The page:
It's the largest lawsuit of its kind, involving a potential $26+ billion and 26.5 million veterans and active-duty soldiers. 2

It’s the largest lawsuit of its kind, involving a potential $26+ billion and 26.5 million veterans and active-duty soldiers.

A feder judge has issued a ruling that temporarily bars the government from publicizing its free credit monitoring offer to veterans whose personal data was stolen and wants to see if they might get a better federal offer.

Lawyers who have filed a class-action lawsuit on behalf of the 26.5 million veterans and active-duty troops affected contend that accepting the government’s offer could jeopardize their chance of winning more money in the privacy suit.

U.S. District Judge William Bertelsman in Kentucky scheduled a hearing this Friday to determine whether the Veterans Affairs Department should revise its offer. His order on the credit monitoring was issued late last Friday.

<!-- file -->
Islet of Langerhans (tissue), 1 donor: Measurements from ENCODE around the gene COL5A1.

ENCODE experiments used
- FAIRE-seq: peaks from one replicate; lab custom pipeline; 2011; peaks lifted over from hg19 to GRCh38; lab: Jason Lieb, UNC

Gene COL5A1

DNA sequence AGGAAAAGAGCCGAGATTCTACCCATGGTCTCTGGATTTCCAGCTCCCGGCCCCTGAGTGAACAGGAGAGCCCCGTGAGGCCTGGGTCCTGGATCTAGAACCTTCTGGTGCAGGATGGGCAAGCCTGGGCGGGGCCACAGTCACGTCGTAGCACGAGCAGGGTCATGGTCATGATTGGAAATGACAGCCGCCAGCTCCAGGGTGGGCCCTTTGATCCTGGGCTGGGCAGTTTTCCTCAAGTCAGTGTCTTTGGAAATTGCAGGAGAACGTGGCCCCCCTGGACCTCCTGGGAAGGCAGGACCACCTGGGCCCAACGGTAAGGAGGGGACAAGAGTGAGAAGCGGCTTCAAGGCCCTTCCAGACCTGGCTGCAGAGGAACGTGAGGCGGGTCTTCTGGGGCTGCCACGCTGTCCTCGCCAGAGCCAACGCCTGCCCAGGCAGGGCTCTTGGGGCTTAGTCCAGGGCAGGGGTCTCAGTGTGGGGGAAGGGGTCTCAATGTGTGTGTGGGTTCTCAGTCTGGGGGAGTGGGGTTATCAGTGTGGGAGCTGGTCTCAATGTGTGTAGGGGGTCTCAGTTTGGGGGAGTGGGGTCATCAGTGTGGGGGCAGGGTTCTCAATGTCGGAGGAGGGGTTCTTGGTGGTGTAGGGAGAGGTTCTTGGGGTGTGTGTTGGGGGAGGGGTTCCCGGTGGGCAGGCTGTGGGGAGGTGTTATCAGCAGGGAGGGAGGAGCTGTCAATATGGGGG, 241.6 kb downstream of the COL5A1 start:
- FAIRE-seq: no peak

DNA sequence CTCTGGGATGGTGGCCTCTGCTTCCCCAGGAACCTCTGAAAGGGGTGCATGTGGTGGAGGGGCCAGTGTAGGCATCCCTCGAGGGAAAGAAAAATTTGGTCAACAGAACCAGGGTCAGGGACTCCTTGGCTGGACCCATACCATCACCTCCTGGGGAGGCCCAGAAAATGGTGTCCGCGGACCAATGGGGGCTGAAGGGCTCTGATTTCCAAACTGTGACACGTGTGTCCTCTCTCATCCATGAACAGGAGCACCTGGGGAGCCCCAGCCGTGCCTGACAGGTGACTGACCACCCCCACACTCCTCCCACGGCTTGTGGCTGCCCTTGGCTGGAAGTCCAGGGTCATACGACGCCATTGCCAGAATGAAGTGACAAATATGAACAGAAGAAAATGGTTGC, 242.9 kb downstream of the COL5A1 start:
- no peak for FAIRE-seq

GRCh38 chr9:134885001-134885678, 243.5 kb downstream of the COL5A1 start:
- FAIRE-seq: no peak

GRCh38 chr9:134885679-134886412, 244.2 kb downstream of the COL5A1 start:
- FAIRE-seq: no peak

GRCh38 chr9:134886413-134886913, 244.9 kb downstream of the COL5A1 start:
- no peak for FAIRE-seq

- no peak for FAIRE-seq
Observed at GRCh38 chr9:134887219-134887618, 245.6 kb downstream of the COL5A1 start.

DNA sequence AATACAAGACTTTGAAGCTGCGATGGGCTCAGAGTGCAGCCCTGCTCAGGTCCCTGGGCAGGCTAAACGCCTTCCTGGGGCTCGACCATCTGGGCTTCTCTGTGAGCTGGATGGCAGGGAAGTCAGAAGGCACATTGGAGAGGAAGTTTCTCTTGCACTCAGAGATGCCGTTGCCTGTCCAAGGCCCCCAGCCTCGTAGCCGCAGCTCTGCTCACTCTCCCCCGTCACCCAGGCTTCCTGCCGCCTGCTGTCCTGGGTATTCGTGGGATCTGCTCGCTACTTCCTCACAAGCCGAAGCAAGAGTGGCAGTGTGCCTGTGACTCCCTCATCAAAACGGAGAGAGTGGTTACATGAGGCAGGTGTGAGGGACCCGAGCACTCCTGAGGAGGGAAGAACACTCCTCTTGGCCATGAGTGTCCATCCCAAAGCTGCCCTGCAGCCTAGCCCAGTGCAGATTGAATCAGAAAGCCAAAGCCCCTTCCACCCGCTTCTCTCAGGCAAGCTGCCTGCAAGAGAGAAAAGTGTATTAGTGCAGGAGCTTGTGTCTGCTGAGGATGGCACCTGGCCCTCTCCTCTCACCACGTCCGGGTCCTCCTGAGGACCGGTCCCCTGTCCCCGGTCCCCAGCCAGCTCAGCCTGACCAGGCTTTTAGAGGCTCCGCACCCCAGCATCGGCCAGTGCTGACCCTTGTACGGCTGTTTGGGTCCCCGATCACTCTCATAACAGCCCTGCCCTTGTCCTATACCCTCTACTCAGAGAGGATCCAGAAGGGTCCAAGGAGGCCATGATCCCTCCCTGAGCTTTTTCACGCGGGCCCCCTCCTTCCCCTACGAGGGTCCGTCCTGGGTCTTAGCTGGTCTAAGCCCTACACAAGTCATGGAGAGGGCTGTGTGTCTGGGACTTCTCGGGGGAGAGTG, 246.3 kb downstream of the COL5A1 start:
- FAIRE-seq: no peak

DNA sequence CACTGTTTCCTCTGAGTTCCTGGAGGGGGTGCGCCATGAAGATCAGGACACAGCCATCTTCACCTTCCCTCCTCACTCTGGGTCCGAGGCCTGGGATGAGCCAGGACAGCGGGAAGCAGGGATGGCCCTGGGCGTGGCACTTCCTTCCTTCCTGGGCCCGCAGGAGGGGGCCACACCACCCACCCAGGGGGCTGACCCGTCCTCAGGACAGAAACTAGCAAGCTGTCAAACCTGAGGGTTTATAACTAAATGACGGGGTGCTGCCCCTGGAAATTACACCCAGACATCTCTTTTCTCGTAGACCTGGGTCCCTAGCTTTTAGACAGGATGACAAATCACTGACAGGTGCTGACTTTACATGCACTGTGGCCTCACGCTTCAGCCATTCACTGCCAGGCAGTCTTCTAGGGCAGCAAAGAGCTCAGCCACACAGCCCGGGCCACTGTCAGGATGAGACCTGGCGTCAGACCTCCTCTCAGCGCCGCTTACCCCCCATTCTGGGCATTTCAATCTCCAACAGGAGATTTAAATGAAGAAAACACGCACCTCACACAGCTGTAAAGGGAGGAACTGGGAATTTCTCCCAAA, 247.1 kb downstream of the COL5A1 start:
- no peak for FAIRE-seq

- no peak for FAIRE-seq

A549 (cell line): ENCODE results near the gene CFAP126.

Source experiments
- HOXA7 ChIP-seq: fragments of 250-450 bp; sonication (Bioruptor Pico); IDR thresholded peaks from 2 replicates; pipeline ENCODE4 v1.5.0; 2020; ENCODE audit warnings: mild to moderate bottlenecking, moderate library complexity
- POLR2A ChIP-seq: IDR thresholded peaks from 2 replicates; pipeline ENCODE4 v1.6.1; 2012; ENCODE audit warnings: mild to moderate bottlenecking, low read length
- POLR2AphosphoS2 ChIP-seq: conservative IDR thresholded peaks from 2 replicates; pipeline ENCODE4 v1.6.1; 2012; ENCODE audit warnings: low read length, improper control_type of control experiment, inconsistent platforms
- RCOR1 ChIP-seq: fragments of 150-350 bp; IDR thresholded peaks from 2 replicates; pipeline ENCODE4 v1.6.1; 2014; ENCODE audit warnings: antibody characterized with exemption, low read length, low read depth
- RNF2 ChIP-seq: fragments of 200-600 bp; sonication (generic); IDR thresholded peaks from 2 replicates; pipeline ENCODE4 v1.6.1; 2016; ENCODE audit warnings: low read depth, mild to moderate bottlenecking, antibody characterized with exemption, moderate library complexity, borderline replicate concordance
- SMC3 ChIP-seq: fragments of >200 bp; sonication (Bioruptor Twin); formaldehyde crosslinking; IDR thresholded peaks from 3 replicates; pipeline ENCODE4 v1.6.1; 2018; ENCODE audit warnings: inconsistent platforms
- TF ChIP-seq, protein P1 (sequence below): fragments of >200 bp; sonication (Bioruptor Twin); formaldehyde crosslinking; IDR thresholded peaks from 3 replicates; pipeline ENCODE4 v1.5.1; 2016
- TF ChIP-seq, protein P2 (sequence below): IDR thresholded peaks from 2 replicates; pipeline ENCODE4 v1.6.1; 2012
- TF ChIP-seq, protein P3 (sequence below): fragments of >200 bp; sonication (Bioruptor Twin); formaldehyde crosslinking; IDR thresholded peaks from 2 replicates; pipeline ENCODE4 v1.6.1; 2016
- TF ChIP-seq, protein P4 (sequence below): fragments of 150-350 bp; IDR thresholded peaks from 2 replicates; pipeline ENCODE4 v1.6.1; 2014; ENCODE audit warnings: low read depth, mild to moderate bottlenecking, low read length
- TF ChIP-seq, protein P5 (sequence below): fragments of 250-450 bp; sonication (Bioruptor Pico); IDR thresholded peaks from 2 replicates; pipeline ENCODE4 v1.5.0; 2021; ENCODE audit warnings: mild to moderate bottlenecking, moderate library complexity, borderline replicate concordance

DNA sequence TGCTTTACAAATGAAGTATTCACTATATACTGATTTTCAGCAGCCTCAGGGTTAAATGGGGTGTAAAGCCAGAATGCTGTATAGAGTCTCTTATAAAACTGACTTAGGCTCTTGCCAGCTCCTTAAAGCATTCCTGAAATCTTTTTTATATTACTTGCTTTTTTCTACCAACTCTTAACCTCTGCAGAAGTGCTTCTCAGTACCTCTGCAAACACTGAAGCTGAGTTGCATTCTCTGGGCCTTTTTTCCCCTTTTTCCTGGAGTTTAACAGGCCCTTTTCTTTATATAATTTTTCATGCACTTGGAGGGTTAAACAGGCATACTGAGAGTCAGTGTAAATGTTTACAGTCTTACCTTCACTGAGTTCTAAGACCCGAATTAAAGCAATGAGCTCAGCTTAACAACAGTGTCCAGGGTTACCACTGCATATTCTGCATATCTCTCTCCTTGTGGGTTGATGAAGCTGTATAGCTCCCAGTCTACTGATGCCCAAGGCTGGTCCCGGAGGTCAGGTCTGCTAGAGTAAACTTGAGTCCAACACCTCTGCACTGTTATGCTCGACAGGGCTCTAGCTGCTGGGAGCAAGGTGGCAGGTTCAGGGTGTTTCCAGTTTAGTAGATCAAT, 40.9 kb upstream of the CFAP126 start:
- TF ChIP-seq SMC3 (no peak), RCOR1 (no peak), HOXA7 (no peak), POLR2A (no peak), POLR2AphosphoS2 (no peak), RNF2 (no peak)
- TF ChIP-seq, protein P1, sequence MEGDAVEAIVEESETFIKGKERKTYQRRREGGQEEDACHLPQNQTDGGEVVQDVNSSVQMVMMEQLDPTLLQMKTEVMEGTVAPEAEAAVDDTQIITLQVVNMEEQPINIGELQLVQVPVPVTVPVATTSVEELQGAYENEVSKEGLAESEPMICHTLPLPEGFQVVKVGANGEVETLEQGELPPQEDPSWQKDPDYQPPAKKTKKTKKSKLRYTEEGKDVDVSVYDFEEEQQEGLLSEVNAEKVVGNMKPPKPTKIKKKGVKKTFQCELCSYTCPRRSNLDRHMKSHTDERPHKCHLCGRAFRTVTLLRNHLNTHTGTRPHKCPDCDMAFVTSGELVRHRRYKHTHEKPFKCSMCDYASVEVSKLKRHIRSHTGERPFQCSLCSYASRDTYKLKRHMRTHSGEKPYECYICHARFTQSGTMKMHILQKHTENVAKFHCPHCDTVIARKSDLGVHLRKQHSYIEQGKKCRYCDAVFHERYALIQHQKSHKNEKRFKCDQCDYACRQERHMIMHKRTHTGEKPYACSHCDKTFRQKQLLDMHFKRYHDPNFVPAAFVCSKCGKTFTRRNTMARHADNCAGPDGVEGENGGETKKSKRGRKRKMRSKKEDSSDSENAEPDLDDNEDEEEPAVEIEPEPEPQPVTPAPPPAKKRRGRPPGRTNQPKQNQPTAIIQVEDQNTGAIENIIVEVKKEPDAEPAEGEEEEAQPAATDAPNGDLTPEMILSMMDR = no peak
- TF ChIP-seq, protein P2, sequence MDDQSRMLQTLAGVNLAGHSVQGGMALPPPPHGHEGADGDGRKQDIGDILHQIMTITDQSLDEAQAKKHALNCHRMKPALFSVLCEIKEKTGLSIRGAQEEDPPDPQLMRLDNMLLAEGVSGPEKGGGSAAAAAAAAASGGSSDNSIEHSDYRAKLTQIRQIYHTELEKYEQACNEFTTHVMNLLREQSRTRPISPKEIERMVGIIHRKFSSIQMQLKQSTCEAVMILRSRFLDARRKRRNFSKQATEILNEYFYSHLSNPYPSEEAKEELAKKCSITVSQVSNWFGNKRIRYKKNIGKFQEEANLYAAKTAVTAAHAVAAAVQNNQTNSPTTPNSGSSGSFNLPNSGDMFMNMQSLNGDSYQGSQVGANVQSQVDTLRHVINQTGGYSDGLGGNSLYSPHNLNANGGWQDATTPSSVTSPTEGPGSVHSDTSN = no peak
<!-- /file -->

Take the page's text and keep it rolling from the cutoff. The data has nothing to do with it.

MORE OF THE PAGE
The suit seeks free monitoring and other credit protection for an indefinite period as well as $1,000 in damages for each person — or up to $26.5 billion total — in what has become one of the nation’s largest information security breaches.

Last week, the department announced its plan to offer free monitoring for a year to millions of veterans and nearly all active-duty military troops whose names, birthdates and Social Security numbers were stolen May 3 from a VA data analyst’s home in suburban Maryland.

The department said it would send out letters to affected veterans and military personnel in early August — after it solicits bids from contractors — on how to sign up for the free service. It also posted information on the government’s website.

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